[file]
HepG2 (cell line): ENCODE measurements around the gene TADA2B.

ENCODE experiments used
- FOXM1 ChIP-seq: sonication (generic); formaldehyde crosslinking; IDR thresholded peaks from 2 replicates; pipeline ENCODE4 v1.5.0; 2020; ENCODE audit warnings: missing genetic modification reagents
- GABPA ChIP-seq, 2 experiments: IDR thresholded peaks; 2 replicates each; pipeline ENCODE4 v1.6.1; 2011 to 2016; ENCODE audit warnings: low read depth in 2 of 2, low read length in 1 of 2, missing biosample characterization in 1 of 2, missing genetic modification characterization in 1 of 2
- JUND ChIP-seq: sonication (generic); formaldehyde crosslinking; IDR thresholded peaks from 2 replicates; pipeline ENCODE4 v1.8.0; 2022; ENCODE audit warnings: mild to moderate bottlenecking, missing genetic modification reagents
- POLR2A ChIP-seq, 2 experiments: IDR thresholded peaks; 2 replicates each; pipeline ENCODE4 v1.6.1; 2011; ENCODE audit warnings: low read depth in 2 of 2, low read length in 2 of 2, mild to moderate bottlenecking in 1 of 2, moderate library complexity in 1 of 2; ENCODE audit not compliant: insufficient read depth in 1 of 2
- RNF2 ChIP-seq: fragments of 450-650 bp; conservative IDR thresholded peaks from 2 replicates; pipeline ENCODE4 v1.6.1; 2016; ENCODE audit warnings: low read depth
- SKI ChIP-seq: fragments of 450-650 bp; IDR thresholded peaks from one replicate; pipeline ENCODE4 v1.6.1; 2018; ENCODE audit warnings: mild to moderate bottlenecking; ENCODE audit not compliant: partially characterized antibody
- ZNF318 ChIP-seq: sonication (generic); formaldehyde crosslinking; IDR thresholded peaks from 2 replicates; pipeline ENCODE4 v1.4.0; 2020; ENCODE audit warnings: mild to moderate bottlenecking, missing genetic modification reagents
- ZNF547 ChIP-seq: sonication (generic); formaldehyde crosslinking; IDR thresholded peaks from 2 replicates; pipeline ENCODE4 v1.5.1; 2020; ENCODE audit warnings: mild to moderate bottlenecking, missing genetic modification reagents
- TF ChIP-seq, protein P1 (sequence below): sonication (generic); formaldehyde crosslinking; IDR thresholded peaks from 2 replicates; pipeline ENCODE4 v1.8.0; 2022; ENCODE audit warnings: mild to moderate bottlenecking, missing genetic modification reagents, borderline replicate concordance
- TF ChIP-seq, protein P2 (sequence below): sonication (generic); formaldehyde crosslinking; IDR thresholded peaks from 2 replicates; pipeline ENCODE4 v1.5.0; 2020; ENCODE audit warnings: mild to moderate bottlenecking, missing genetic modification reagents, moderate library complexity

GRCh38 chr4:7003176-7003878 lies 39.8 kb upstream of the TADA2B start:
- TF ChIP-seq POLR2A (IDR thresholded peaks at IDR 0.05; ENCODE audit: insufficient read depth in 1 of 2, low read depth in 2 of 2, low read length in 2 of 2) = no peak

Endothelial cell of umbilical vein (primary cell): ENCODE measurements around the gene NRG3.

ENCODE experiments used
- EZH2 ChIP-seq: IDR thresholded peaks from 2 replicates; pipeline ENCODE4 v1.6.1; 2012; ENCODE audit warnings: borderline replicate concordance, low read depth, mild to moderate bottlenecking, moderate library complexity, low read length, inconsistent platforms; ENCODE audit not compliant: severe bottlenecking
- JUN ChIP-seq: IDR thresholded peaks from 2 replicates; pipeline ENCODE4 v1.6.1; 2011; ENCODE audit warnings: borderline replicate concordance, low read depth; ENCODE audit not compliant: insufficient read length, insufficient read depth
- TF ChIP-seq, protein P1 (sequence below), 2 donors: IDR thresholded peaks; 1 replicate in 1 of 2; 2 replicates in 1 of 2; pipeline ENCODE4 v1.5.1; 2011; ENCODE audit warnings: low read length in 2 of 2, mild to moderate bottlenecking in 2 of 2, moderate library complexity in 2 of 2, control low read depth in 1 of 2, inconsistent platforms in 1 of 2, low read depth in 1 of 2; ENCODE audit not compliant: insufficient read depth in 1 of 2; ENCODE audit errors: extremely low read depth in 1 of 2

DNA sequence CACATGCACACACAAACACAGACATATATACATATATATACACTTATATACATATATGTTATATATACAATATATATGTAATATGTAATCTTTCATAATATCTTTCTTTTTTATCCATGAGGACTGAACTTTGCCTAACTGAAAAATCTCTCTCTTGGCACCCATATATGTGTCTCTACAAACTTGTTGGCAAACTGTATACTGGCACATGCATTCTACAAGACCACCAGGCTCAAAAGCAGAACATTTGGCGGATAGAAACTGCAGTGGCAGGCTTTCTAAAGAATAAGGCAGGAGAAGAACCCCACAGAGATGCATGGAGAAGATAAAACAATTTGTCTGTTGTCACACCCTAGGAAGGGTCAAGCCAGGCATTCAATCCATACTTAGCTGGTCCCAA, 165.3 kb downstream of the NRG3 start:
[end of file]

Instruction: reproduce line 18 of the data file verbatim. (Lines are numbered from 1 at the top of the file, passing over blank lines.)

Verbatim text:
- JUN ChIP-seq: IDR thresholded peaks from 2 replicates; pipeline ENCODE4 v1.6.1; 2011; ENCODE audit warnings: borderline replicate concordance, low read depth; ENCODE audit not compliant: insufficient read length, insufficient read depth